• Education: Students participate in education activities related to agriculture, food, health, or nutrition; and
    • School gardens: Students engage in hands-on learning through gardening.

    The National Farm to School Network is an information, advocacy, and networking hub for communities doing this work of bringing local food sourcing, school gardens, and food and agriculture education into schools and early care and education settings. Our network provides vision, leadership, and support at the local, state, and national levels to connect and expand the farm to school movement, and includes Core Partner and Supporting Partner organizations in all 50 states, Washington, D.C., and U.S. Territories, thousands of farm to school supporters, a national Advisory Board, and staff.

    At its core, farm to school is a grassroots movement powered by ordinary people who have taken small actions in their communities to bring more local food sourcing and food and agriculture education to our nation’s children. And those small actions have created big impact. The farm to school movement has grown from just a handful of schools in the late 1990s to reaching more than 23.6 million students nationwide today, with schools investing more than $789 million in their communities by purchasing local products from farmers, ranchers, fishermen, and other food producers, and growing 7,101 school gardens.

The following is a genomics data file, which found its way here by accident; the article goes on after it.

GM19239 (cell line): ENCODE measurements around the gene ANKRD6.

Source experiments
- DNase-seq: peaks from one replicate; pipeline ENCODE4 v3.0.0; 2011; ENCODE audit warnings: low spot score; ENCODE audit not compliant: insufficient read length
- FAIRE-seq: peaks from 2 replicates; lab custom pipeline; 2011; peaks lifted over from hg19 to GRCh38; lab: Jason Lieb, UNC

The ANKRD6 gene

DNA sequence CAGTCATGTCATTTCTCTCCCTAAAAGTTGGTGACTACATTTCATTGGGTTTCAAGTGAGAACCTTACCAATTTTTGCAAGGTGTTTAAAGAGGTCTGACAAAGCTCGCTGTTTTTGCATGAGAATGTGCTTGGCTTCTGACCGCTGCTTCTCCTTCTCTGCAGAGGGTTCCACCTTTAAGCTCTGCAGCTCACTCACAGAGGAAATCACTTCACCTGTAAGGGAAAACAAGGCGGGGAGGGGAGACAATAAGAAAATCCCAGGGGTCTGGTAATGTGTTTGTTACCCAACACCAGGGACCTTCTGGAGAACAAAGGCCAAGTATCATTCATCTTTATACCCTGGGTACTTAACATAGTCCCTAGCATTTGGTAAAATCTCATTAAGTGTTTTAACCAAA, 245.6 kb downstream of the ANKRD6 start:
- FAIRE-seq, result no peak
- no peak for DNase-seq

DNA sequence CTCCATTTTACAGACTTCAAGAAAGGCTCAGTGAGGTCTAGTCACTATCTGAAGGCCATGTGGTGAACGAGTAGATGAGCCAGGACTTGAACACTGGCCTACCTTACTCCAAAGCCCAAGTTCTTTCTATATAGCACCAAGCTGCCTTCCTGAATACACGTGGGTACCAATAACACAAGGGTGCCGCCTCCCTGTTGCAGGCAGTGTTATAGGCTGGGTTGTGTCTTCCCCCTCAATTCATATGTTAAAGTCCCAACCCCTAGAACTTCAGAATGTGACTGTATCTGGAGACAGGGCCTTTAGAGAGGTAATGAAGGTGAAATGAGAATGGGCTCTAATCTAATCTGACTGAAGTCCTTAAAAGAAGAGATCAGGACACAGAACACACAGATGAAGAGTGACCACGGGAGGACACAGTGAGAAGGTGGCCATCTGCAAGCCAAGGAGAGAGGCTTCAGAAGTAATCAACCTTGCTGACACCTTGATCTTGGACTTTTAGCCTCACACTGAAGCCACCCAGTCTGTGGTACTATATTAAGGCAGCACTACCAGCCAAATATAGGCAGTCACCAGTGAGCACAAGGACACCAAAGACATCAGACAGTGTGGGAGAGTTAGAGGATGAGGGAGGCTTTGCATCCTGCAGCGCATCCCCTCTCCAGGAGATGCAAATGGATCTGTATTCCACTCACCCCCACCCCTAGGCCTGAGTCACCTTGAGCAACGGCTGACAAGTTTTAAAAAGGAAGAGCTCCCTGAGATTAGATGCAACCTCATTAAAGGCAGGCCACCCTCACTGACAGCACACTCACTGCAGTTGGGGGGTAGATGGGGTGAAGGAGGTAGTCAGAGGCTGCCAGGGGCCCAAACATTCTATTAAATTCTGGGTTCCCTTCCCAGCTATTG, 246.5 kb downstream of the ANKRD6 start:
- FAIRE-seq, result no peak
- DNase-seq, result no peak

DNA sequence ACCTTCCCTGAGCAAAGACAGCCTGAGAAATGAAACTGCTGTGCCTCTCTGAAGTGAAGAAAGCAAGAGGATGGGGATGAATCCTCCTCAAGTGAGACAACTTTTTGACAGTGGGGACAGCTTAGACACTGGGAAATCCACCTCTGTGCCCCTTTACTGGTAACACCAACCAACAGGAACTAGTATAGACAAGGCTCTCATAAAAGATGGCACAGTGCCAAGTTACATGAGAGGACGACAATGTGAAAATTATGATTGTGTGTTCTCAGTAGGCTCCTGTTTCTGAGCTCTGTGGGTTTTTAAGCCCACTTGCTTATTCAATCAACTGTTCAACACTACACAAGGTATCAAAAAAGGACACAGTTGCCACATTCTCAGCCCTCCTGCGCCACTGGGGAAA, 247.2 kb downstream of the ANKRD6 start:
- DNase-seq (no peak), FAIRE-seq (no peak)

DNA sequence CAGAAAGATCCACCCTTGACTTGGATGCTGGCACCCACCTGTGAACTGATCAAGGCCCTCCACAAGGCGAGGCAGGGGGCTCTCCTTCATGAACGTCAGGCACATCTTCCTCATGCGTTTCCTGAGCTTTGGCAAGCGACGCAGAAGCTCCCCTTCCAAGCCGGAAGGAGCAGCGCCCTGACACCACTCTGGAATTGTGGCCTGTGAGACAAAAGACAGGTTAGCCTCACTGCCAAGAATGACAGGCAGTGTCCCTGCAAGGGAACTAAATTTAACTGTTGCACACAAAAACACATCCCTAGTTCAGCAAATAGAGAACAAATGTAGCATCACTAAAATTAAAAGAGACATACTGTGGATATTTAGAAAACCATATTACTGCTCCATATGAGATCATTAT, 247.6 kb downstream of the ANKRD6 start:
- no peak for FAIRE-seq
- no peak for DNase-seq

That’s why this October for National Farm to School Month, we’re celebrating the small ways that everyone can take to get informed, get involved, and take action to support farm to school in their communities and across the country. Because together, we can keep this movement growing!